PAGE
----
Others only texted with Plakorus on one day. For example, Plakorus reached out to a 35-year-old escort on Jan. 22, 2016 and the two sent seven messages between each other that day. Plakorus texted that same escort once on March 18, 2016 and three more times over the three-day span of April 3-5 but the escort did not respond to any of those four additional messages. 

Plakorus told the Missoulian in February that he didn't use an escort service and used personal ads to find "some companionship," but four of the 10 escorts Plakorus had text conversations with were listed on "The Erotic Review" — a website that touts itself as "the most comprehensive database featuring providers and escorts from all over the world." The other six were listed on other websites with names such as "Escort Fish," "Erotic Monkey," "Escort Wiz," "TS Escorts" or "Transresumes." All of the escorts described themselves as escorts in their biographies on those websites. 

Plakorus told the Missoulian in February that he went home with some of the escorts and that it's his choice as to how he spends his personal time on recruiting trips. He admitted that using his UM-issued phone for personal use was a mistake. 

“I fully admit that I used my university phone, sometimes for personal use,” Plakorus said in early February. “Should I have? No, I shouldn't have and I'll admit that. But to me, that's the only crime that I committed, or not even a crime. I violated a university policy of usage of your cellphone.”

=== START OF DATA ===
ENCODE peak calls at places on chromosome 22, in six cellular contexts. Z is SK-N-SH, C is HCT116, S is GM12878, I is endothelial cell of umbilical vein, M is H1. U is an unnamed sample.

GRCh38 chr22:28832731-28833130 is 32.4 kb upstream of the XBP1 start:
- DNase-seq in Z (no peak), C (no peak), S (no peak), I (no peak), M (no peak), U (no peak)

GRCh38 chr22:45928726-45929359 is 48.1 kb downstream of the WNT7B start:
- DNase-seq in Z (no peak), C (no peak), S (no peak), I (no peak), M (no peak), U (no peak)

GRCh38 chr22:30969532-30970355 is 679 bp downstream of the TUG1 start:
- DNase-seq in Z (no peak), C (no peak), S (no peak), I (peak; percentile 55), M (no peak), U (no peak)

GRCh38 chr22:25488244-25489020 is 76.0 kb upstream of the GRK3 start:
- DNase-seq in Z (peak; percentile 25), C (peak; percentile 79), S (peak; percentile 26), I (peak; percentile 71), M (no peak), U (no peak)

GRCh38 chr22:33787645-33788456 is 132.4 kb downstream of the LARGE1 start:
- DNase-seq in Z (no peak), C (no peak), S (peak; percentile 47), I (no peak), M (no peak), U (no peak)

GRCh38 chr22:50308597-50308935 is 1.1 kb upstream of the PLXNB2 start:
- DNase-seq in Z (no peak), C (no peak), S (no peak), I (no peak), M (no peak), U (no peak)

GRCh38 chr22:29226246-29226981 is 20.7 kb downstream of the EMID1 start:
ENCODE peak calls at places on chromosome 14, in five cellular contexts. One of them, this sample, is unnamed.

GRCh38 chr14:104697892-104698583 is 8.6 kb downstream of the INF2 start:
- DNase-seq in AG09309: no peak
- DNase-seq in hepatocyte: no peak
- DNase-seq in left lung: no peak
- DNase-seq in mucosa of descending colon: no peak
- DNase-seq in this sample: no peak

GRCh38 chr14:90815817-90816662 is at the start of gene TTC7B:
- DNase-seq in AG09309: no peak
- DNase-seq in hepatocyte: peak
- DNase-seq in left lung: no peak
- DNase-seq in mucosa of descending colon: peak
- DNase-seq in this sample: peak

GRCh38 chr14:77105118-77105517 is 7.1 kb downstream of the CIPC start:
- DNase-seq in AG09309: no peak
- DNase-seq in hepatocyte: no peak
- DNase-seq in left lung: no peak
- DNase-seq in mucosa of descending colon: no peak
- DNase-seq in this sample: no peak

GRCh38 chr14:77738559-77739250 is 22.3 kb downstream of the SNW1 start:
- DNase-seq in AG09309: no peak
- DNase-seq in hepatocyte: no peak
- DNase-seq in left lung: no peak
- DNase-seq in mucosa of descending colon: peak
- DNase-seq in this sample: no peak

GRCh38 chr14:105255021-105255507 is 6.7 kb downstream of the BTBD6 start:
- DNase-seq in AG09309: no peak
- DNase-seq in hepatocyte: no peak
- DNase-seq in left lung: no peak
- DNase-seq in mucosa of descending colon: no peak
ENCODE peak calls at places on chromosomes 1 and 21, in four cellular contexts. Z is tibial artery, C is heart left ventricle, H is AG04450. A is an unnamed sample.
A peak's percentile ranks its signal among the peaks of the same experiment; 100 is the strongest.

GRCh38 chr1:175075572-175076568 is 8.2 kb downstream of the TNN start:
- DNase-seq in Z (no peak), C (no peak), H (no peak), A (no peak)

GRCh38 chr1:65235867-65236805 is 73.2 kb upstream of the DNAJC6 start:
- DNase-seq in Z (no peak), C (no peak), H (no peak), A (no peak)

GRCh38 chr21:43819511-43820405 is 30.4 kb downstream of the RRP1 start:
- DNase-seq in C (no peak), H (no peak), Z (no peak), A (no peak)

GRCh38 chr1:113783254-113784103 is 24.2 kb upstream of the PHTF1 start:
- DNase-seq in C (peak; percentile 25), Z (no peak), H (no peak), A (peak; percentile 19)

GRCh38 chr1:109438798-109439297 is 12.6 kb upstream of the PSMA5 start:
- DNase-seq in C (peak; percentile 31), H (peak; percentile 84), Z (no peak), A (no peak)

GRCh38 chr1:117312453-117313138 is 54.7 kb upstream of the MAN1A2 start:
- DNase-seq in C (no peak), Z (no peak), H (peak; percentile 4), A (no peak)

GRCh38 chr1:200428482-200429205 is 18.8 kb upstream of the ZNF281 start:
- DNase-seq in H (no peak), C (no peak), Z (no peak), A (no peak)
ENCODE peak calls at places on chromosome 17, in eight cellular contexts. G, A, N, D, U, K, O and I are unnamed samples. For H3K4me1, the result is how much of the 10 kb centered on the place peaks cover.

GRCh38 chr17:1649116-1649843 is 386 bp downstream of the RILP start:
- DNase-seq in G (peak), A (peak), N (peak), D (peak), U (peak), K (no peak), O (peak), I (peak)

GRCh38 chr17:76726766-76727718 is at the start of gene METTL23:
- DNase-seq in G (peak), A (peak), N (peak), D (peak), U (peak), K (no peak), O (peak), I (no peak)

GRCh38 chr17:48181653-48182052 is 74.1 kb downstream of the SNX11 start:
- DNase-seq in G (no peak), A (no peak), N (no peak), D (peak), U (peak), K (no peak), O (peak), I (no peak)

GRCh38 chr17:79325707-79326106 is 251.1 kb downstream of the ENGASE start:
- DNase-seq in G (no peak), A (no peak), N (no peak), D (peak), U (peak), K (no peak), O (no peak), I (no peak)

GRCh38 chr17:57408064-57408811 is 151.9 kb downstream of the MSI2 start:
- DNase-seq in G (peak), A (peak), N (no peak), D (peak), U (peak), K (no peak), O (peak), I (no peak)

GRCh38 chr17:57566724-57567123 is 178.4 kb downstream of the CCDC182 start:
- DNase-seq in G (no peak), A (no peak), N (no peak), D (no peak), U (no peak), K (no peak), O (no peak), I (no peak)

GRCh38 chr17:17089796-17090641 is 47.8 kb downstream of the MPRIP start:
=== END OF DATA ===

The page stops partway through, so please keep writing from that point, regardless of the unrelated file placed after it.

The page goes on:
Haslam and Gee found Plakorus' texts to escorts while investigating Plakorus' behavior, as multiple players alleged to the Missoulian back in February that Plakorus exhibited behavior that made them uncomfortable. 

Plakorus said in February that the allegations that players made against him were false and that he hadn't heard about any complaints until Dec. 5, 2017, when Haslam and Gee told him they were conducting a women's soccer climate survey to evaluate the players’ claims.

The university's Office of Equal Opportunity and Affirmative Action met with 39 people in regard to the climate study, according to a document obtained by the Missoulian via public records request.

The survey found that, "Despite open-ended questions, the concerns focused almost solely on the behaviors of the head coach," and eight different themes emerged. 

Some of the themes, as outlined in the document:

  • Head coach not respecting or being fully aware of boundaries and non-verbal indicators regarding physical personal space